Twitter Admits It Was Hiding Some People’s Tweets by Mistake — Again

A popular Satan parody account was among those unfairly affected by a feature that critics have called ‘shadow banning’

Will Oremus
Published in
5 min readJun 3, 2019


Photo: Anamika Samanta/EyeEm/Getty Images

Twitter is giving the devil his due.

After a OneZero article about a Satan parody account whose owner felt his tweets were being unfairly hidden from public view, the company acknowledged late last week that a feature intended to limit trolls had been mistakenly affecting some legitimate accounts, including his. Twitter would not say how many other users were inadvertently caught up by its algorithm, which limits the public visibility of certain accounts based on their behavior and other signals, even if they haven’t broken the platform’s rules.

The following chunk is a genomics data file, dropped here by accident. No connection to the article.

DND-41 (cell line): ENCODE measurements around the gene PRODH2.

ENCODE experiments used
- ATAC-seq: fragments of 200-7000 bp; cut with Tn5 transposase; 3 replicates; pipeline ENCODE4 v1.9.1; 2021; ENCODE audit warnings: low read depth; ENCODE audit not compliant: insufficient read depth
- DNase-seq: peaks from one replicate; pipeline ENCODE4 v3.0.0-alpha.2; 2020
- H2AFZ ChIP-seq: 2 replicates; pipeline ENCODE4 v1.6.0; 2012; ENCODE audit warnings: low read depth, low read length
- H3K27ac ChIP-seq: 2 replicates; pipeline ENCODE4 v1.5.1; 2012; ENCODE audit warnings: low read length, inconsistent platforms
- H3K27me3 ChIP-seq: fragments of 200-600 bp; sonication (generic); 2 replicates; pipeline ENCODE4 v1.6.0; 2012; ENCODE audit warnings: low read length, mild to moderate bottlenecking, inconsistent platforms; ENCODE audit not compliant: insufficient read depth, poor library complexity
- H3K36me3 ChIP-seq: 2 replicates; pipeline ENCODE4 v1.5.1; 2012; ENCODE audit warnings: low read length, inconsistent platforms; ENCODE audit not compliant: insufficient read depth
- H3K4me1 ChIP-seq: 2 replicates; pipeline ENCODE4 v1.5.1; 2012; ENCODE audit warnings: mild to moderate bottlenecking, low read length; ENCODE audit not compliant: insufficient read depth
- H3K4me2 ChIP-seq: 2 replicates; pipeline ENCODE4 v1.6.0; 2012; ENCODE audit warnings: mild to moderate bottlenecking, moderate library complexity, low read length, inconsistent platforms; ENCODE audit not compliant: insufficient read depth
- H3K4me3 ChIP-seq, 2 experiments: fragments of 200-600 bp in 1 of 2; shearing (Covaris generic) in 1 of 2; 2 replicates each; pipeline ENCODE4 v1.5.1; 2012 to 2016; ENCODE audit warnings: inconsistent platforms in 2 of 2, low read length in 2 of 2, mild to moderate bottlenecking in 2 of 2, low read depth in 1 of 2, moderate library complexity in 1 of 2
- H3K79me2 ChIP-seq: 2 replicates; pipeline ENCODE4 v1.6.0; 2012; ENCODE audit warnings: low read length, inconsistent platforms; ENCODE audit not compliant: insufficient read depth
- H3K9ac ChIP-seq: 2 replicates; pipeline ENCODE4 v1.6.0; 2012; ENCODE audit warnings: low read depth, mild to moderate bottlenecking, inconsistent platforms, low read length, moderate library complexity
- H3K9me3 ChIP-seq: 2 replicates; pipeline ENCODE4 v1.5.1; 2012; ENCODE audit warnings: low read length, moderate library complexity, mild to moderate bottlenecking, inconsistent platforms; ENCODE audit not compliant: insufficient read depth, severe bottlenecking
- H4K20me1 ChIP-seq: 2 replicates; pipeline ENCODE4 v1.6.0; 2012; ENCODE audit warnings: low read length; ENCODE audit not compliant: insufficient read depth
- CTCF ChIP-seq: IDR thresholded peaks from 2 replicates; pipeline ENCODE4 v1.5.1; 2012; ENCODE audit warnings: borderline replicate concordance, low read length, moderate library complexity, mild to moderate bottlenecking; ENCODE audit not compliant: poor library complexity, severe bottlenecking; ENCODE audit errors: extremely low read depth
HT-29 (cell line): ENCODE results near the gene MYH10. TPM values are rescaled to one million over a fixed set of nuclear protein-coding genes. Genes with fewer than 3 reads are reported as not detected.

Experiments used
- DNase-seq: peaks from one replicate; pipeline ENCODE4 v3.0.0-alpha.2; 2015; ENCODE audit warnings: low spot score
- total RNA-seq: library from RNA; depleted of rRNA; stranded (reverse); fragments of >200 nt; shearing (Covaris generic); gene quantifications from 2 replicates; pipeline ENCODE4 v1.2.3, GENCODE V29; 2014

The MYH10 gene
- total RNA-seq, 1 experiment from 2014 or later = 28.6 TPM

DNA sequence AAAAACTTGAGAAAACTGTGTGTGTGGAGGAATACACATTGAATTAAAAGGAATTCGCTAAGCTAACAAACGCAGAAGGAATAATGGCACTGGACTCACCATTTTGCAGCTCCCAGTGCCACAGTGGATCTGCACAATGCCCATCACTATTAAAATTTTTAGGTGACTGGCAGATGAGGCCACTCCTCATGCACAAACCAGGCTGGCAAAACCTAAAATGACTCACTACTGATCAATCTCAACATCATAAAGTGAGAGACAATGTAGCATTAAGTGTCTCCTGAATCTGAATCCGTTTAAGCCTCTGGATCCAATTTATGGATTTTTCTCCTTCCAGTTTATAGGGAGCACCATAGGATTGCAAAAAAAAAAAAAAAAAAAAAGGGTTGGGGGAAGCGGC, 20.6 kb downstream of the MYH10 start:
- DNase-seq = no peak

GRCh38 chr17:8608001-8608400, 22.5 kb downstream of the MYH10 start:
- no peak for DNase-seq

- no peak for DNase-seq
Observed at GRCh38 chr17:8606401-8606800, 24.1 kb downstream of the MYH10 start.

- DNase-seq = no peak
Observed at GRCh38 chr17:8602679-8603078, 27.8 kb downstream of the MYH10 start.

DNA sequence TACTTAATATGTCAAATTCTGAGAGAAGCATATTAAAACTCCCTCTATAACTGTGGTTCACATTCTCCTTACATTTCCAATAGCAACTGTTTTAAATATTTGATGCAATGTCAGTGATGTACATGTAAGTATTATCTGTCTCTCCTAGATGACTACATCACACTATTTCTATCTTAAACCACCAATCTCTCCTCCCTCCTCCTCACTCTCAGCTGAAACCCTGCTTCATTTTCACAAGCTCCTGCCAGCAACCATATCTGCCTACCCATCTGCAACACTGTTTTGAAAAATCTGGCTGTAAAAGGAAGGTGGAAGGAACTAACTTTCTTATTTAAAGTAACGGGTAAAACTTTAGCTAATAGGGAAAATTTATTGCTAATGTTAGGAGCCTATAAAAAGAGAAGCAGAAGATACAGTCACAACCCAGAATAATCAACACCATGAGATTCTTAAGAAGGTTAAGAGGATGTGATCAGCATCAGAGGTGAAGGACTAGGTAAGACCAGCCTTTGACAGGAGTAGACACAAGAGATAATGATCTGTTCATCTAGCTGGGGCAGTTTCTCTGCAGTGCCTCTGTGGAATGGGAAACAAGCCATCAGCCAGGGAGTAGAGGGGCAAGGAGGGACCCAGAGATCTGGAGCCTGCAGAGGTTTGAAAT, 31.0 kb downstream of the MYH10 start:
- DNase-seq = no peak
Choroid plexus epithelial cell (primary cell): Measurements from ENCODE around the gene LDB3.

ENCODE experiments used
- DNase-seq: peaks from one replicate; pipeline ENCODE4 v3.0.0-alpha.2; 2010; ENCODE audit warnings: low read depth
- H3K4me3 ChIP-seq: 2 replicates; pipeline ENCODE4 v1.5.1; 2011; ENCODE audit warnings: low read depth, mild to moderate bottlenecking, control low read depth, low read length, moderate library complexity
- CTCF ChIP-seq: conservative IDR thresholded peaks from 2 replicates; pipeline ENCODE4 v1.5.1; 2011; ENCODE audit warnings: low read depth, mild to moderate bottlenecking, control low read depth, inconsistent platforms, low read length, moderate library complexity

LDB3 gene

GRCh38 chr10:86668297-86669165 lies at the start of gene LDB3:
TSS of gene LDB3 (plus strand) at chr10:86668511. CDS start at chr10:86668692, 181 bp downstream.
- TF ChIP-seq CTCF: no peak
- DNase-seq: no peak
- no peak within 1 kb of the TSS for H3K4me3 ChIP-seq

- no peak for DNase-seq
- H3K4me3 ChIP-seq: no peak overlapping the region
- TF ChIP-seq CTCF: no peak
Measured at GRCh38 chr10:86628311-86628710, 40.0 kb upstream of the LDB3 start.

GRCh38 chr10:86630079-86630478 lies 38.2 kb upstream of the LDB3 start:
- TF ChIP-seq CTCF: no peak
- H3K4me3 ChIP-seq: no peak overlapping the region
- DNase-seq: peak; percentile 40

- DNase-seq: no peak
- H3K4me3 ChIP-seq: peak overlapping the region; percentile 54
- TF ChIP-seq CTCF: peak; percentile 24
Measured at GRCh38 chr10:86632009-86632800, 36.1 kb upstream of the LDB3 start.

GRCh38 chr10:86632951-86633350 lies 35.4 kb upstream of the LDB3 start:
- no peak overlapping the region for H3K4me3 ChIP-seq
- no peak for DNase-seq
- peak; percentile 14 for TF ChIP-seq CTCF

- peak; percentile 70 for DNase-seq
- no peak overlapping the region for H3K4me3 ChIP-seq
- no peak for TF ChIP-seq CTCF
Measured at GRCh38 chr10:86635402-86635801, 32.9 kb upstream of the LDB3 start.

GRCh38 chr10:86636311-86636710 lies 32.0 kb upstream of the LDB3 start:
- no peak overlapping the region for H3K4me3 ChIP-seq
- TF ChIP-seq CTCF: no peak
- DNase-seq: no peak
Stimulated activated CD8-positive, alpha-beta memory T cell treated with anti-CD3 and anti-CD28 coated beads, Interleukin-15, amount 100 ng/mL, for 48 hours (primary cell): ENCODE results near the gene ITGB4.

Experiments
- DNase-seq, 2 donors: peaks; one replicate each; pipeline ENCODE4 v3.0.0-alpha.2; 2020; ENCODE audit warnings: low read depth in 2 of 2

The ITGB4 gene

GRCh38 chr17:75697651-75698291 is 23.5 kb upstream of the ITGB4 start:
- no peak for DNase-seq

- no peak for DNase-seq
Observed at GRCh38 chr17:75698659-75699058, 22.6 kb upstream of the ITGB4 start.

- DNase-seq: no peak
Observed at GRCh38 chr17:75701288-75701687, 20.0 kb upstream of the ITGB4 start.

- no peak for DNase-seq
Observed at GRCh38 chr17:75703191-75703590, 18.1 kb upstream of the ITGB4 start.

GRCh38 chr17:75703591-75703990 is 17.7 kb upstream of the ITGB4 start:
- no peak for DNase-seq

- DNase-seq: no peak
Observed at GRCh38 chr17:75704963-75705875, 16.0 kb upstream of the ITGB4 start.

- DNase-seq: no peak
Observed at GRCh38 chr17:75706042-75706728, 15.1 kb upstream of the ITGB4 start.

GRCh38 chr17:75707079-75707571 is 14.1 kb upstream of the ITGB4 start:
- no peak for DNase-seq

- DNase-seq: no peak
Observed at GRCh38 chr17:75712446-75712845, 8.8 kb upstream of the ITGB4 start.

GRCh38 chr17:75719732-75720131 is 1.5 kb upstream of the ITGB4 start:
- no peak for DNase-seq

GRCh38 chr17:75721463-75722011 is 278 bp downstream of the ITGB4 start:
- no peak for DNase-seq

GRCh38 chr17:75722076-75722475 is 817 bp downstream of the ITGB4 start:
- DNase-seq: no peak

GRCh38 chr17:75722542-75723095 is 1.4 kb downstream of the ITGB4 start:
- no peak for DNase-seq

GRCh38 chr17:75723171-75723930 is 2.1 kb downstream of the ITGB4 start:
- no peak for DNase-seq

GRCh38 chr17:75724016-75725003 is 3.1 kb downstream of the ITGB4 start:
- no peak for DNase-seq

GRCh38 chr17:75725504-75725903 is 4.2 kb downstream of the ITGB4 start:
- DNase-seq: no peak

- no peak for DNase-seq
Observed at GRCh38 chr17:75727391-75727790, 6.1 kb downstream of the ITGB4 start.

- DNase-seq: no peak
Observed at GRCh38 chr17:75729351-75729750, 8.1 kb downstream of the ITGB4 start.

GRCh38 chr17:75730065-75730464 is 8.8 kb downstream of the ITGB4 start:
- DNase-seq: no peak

“Upon further investigation, we realize some of these systems were impacting people using Twitter in a healthy way and so we adjusted them,” a Twitter spokesperson said in a statement. “Thank you for surfacing this to us, we’re always working to improve.” The owner of the Satan account, a 26-year-old British man named Michael, confirmed to me that his account had been restored to good standing and has been rapidly gaining followers since then.

The snafu highlights how Twitter’s efforts to automate troll-fighting can quietly go awry, with little recourse for those affected. And it isn’t the first time.

Twitter has been besieged for years by spam bots, porn bots, and human users who use the site to spew hate or harass people. Its human content moderators have proven unable to stem this tide of ugliness, so last year it tried something new: an automated filtering system. The goal of the system — which Twitter has never given a formal name — is to make the site feel friendlier and healthier by downgrading accounts that show signs of obnoxious or spammy behavior. It can downgrade them in different ways, such as burying their replies behind a warning at the bottom of threads, or preventing them from showing up in search results by default. Their followers can still see their tweets, but they become largely invisible to the average user. (When it launched, I dubbed it “Twitter purgatory,” a term that Twitter PR didn’t appreciate.)